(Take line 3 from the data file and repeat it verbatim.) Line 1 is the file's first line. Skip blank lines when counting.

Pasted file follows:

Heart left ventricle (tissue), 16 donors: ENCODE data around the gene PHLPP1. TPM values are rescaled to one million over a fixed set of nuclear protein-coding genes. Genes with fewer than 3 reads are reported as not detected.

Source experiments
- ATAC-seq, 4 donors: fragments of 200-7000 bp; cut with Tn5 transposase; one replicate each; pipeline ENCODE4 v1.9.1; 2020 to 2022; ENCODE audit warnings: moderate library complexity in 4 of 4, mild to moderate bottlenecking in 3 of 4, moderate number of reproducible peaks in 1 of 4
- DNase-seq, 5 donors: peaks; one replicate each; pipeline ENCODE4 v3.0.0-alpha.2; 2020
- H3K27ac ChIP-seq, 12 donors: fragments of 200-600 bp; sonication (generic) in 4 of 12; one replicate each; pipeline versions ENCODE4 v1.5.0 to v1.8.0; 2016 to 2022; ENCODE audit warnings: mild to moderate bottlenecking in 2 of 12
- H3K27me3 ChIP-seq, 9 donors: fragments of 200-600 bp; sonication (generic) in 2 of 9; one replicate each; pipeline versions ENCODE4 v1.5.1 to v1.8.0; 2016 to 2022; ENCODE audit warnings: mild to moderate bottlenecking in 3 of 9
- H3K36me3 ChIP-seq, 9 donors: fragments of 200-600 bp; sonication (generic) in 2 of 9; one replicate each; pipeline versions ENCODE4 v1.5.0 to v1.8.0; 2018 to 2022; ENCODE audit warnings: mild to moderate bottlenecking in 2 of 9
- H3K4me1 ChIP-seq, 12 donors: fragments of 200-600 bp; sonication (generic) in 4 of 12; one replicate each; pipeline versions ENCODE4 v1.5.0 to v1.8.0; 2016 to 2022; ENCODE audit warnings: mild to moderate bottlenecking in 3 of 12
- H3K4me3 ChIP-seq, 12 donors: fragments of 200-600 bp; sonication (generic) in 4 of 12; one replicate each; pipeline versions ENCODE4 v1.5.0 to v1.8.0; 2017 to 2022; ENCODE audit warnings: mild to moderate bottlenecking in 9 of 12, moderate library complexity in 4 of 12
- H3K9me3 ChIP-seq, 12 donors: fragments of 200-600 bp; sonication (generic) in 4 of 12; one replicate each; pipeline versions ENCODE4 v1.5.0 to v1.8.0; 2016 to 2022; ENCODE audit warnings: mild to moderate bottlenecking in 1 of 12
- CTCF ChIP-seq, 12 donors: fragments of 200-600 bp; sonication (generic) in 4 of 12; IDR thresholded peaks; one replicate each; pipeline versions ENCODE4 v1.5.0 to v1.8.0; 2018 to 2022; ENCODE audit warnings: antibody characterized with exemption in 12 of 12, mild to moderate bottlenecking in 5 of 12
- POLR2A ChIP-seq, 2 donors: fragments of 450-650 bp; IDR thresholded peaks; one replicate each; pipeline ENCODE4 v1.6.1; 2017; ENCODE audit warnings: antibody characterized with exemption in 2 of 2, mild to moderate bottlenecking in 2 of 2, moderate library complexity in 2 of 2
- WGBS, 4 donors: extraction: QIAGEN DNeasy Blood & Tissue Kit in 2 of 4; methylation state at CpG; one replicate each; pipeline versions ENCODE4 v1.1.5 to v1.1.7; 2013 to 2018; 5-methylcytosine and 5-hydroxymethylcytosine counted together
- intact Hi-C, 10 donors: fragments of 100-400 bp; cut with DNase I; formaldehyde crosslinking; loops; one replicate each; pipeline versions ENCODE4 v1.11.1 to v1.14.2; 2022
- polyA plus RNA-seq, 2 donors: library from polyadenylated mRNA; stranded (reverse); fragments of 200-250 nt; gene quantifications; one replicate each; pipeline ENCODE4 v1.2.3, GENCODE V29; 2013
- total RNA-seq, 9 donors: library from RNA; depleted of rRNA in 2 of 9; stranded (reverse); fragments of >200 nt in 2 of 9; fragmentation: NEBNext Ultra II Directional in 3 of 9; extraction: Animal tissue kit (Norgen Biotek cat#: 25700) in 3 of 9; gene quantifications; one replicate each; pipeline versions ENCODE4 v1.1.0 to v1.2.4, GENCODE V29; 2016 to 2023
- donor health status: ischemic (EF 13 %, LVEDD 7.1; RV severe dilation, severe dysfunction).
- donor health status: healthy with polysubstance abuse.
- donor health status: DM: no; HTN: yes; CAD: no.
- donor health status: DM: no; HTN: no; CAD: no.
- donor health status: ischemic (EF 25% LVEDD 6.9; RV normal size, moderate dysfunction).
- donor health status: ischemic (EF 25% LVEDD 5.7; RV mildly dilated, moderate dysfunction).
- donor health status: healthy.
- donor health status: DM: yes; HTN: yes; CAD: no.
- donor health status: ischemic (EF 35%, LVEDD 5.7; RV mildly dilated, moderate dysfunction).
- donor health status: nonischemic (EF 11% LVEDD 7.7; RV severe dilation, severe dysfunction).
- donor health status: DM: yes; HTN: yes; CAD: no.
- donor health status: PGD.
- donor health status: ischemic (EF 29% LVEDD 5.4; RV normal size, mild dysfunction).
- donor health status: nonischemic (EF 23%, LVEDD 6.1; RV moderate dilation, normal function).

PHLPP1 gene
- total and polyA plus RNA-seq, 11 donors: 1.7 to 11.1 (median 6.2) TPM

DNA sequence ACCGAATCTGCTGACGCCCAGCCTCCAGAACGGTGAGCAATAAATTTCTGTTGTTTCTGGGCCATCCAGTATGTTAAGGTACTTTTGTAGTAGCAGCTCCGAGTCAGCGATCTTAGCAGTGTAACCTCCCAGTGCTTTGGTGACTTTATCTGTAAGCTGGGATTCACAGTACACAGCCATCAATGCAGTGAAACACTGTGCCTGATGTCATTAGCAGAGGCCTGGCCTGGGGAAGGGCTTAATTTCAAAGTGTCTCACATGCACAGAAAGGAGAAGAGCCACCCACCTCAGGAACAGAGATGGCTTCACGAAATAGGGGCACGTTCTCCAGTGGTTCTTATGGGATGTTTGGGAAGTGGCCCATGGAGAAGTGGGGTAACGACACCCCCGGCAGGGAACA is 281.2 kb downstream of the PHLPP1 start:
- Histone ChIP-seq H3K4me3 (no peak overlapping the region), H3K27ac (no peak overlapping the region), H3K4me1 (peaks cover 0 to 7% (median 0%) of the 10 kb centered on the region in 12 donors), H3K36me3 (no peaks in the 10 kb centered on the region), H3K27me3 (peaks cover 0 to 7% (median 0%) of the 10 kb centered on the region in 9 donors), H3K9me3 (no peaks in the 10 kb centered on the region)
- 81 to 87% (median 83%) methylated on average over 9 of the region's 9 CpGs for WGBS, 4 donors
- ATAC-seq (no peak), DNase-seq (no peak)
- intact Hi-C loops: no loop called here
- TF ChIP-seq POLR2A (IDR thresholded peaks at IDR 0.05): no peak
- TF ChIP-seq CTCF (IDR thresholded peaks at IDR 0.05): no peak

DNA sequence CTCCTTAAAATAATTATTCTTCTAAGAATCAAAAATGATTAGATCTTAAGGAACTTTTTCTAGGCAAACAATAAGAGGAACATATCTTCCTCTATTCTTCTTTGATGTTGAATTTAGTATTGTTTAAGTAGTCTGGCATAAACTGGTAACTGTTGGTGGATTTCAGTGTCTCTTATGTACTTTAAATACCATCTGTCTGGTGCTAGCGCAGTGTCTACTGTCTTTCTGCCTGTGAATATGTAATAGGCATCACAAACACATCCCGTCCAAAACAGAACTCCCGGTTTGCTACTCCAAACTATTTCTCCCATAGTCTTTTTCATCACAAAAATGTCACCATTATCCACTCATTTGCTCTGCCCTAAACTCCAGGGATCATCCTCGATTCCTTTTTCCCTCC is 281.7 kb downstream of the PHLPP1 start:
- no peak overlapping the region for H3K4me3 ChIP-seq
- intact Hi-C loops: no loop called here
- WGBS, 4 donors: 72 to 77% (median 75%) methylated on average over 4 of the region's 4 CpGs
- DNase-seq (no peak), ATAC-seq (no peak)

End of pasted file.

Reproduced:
- ATAC-seq, 4 donors: fragments of 200-7000 bp; cut with Tn5 transposase; one replicate each; pipeline ENCODE4 v1.9.1; 2020 to 2022; ENCODE audit warnings: moderate library complexity in 4 of 4, mild to moderate bottlenecking in 3 of 4, moderate number of reproducible peaks in 1 of 4